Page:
Snapchat slapped with a lawsuit for showing sexual content to minors on Discover
Snapchat slapped by a lawsuit for showing sexual content to minors on DiscoverREUTERS/Lucas Jackson

Snapchat has come under fire after a lawsuit was filed on Thursday by a 14-year-old boy and his mother over the sexually explicit content on its Discover channels.

The plaintiffs have accused the photo-and-video sharing app of allegedly exposing minors to sexually explicit content without providing proper warnings to parents, which is a violation of the Communications Decency Act.

"Specifically, through Snapchat Discover, Snapchat is currently engaged in an insidious pattern and practice of intentionally exposing minors to harmful, offensive, prurient, and sexually offensive content, without warning minors or their parents that they would be exposed to such explicit content," the court filing said. "Millions of parents in the United States today are unaware that Snapchat is curating and publishing this profoundly sexual and offensive content to their children."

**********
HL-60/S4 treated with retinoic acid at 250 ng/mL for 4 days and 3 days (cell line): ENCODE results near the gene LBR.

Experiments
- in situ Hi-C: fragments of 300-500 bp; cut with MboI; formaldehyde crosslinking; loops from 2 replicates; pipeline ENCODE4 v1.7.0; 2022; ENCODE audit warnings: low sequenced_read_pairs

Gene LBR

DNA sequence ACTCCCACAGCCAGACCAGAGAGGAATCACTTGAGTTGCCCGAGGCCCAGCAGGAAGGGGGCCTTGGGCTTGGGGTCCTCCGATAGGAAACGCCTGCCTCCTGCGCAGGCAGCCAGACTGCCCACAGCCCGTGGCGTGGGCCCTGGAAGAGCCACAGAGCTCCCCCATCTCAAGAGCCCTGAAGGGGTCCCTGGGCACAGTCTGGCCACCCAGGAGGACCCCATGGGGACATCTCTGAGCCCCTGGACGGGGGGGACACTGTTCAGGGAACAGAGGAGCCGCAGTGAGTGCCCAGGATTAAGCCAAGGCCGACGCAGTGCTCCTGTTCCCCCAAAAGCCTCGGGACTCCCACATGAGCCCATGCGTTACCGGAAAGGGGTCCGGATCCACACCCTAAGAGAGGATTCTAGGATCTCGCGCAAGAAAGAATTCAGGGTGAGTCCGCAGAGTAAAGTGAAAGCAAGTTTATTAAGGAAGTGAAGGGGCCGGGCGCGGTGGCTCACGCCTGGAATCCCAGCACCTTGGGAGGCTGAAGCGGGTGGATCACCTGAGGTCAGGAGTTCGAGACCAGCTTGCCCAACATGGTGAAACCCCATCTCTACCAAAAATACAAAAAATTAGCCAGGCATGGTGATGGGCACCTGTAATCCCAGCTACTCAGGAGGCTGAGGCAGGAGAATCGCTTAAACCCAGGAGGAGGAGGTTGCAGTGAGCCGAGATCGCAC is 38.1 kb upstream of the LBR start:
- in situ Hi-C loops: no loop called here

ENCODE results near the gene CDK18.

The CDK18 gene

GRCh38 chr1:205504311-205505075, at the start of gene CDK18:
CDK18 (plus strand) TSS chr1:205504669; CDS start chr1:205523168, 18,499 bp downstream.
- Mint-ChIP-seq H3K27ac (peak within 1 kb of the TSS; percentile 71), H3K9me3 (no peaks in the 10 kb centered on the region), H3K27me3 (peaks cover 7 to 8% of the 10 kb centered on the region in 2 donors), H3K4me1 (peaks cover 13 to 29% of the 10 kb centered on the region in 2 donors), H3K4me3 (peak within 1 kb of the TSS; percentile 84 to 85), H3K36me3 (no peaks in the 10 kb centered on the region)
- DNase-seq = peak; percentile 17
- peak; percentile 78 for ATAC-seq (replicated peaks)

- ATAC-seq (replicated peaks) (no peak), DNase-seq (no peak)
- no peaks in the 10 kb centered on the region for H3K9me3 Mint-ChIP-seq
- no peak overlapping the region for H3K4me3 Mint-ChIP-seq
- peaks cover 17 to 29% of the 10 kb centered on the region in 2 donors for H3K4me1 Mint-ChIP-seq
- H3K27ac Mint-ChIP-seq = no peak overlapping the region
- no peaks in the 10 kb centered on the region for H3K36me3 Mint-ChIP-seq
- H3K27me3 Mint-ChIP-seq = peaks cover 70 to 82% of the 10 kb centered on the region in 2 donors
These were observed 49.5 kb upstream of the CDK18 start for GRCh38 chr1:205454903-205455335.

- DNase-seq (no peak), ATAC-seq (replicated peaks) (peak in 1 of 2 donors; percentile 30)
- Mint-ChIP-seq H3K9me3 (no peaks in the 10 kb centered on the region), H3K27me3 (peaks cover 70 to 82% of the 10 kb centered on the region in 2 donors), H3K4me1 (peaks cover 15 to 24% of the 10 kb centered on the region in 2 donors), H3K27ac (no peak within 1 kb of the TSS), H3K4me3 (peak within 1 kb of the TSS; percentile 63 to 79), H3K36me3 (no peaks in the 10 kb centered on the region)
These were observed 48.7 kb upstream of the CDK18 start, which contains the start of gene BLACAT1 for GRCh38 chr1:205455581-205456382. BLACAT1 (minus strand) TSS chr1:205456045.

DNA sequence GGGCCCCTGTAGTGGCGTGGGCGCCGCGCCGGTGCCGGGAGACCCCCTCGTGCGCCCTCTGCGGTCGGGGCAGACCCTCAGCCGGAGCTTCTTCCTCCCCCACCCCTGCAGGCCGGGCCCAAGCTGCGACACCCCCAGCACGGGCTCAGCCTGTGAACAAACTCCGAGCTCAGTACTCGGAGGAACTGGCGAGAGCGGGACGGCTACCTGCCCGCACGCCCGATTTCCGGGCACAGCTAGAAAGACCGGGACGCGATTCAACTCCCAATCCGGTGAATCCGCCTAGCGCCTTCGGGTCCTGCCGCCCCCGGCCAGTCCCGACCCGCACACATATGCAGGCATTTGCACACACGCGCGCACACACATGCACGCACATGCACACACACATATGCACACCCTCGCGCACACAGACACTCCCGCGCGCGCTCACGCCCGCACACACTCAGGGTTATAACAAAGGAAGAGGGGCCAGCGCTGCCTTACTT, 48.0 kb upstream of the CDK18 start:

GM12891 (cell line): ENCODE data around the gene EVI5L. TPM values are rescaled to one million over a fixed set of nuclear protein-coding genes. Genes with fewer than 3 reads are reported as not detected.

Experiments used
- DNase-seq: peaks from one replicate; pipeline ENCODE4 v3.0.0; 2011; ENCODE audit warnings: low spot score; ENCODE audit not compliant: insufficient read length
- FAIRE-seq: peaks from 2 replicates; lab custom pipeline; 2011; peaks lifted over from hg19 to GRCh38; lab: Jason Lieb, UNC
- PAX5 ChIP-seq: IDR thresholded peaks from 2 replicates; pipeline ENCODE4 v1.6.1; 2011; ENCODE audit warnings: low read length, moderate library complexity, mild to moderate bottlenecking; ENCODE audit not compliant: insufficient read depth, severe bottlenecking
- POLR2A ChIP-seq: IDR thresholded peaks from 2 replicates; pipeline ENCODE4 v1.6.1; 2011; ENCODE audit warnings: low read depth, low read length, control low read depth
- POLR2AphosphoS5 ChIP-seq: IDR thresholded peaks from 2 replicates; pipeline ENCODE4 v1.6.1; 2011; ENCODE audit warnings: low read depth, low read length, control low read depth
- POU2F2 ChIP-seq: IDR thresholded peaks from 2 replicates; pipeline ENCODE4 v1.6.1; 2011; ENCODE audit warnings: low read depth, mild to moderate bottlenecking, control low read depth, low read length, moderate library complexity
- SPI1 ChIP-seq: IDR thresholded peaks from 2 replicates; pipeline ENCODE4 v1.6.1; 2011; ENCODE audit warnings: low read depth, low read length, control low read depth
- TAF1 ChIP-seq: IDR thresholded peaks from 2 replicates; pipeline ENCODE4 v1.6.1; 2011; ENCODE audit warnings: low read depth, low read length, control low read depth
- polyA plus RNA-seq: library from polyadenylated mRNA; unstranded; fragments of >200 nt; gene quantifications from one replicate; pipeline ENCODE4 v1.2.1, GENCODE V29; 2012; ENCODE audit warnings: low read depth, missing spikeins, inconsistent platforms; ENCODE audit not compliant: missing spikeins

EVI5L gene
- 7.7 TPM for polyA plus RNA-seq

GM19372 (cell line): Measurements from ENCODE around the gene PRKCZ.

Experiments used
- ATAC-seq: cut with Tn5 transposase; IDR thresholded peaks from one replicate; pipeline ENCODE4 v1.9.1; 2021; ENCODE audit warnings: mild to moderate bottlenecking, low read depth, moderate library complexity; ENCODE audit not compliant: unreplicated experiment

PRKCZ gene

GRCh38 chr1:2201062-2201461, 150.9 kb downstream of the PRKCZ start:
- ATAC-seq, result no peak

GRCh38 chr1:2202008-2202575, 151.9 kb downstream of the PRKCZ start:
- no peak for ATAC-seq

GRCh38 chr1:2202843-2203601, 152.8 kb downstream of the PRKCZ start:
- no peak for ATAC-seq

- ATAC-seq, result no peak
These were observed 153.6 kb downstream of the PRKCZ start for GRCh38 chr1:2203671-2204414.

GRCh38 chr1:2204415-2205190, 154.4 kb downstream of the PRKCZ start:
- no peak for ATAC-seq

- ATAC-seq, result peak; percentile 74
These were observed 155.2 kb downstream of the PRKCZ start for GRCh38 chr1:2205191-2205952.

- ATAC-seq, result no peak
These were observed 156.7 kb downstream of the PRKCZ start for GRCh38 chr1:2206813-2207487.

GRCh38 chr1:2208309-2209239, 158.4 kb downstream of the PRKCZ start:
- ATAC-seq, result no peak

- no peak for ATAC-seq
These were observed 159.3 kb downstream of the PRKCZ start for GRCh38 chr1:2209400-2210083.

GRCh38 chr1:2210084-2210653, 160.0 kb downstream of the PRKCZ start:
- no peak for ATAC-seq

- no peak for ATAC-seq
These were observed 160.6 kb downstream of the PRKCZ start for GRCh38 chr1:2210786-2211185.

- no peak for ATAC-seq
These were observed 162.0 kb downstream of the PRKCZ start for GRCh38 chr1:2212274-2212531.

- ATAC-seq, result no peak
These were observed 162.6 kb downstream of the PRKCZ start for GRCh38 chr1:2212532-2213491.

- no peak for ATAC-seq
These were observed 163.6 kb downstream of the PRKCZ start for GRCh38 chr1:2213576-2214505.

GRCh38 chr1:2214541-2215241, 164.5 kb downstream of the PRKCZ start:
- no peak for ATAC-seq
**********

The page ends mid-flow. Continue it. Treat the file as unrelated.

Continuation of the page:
The plaintiffs, who are being represented by well-known media lawyer Mark Geragos in U.S. District Court of Central California, are seeking class-action status and civil penalties along with a requirement that Snapchat provide an in-app warning about any sexual content.

According to the lawsuit, Snapchat not only makes the sexually offensive content available on the Discover feature, but its services also leads to "problematic communications, such as 'sexting' between minors."

The lawsuit provided a few examples of sexually explicit content, which included an article from the Cosmopolitan magazine titled "10 things he thinks when he can't make you orgasm," and a BuzzFeed feature named "23 pictures that are too real if you've ever had sex with a penis."

Snapchat claimed in a statement to Mashable that the company has not received the complaint, but apologized for any inconvenience caused.

"We haven't been served with a complaint in this lawsuit, but we are sorry if people were offended. Our Discover partners have editorial independence, which is something that we support," the company said.